When you look at Julia Einstein’s recent floral still lifes, you’ll notice the brilliant (or muted) colors, the loose arrangement of flowers, the water level in the glass vase, the reflection of the vase on the surface where it sits. What you won’t see—unless you know to look for it—is the backdrop, which is hidden in plain sight.
Einstein calls this series of paintings her “window portraits,” and it is a concept she has developed over time. “I have always worked from life; I am an artist who needs to be looking at what I’m painting,” Einstein says. Early in her career, she painted interior scenes of her home, drawn to the light coming in from a window or from a room with its door ajar viewed down a hallway. “I became attracted to the window in my scene. My compositions got closer and closer to the window until I completely zoomed in and the only remnant is the line of the windowsill. It’s abstracted and paired down, but in my mind my canvas is a window frame and the flowers go right up to the edge.”
Einstein arranges her still lifes in the windows of her apartment in downtown Raleigh, North Carolina, or in the Maine cottage she rents for a couple of weeks in the summer on Southport Island. “I’ll set my bouquet up and I will wait to see what kind of shadow happens at what time of day,” she says, adding that she deliberately creates minimalist, airy arrangements instead of cramming the vase with blooms. “I choose the ones with leggy stems, which gives me the chance to have these between spaces—and that creates the dynamic composition.”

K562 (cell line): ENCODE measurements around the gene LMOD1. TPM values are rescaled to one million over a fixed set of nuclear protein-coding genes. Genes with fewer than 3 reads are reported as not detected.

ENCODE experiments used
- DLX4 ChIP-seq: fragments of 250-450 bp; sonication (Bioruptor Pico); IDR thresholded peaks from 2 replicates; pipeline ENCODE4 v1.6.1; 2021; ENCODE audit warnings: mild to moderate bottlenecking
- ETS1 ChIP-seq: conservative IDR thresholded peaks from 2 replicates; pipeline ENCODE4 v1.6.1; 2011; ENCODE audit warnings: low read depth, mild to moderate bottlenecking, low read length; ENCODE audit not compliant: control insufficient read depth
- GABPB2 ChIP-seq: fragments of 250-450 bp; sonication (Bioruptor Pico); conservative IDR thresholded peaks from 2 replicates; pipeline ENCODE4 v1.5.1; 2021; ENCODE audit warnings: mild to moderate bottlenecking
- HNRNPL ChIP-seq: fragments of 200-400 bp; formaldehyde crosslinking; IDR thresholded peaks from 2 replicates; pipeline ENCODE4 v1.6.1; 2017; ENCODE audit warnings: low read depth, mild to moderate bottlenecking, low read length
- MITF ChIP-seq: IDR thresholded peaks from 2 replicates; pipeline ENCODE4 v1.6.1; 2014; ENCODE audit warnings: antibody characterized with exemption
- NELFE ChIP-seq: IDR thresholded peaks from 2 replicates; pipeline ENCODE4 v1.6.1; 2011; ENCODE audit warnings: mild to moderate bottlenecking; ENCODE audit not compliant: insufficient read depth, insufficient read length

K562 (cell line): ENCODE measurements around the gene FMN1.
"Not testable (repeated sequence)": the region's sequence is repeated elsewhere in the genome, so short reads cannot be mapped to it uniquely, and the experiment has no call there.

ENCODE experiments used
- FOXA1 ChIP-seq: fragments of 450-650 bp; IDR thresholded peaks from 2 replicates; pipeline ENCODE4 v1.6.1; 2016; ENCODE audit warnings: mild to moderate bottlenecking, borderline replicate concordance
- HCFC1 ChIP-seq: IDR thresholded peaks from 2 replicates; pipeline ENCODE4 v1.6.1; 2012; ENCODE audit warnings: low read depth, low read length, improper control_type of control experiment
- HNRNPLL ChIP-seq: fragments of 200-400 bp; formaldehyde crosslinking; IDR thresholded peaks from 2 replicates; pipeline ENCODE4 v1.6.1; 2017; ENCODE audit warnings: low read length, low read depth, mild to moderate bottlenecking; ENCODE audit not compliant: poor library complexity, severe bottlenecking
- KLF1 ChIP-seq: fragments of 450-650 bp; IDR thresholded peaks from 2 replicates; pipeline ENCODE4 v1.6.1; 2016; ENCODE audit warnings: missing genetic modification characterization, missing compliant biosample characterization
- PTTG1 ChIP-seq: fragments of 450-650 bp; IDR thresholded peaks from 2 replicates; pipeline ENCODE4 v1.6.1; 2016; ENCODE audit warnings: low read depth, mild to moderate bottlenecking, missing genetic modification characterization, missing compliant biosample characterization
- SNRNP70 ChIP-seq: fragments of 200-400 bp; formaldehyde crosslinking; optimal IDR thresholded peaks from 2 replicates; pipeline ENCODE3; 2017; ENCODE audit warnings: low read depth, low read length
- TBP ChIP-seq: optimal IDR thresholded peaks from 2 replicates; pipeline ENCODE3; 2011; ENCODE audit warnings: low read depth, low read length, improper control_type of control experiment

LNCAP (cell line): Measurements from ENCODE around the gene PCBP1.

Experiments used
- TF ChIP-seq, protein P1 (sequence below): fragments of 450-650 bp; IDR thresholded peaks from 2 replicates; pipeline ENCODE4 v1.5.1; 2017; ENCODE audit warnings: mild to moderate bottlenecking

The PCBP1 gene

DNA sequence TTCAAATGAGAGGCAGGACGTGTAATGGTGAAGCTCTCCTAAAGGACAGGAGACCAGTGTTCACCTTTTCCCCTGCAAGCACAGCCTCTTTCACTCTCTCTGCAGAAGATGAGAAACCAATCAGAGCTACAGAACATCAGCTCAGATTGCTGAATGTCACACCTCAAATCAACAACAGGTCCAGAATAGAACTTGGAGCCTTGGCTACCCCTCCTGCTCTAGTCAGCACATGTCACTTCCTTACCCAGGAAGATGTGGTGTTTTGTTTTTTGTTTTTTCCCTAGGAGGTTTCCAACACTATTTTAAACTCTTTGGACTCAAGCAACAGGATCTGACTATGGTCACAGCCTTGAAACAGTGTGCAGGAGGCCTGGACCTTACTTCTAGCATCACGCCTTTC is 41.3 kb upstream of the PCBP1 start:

For Einstein, it’s important to have a connection to the source of her floral subjects. In North Carolina, she selects flowers from Raleigh City Farm, where she is the artist-in-residence, and she schedules her visits to Maine to catch the lupine in bloom. “I know what happens to flowers—I have maybe a day or two before they get wilt-y,” she says, which means she has to be organized about her process. “I’ve looked and sketched the flowers, I’ve made composition studies of the light, then I start to apply paint, and at this point it becomes a painting, my focus is on the easel.”
An oil painter, Einstein is “inspired by the medium itself—the act of mixing the color and filling a brush with paint to lay across the canvas is when I can say, ‘ooh, that’s perfect.’ And there’s the process of interacting with that edge, from one shape to another—the background against the top of the water in the vase. I then ask, ‘does that work? Do I make it cooler, or warmer?’ That’s the fun part.”
Like many artists I’ve interviewed for this project, Einstein will walk away from a painting after a while and return to it later. “I can close the door to my studio and hope that when I walk in there the next day it’s like, ‘Oh, I did it!’ That surprise to myself is what I’m after.”
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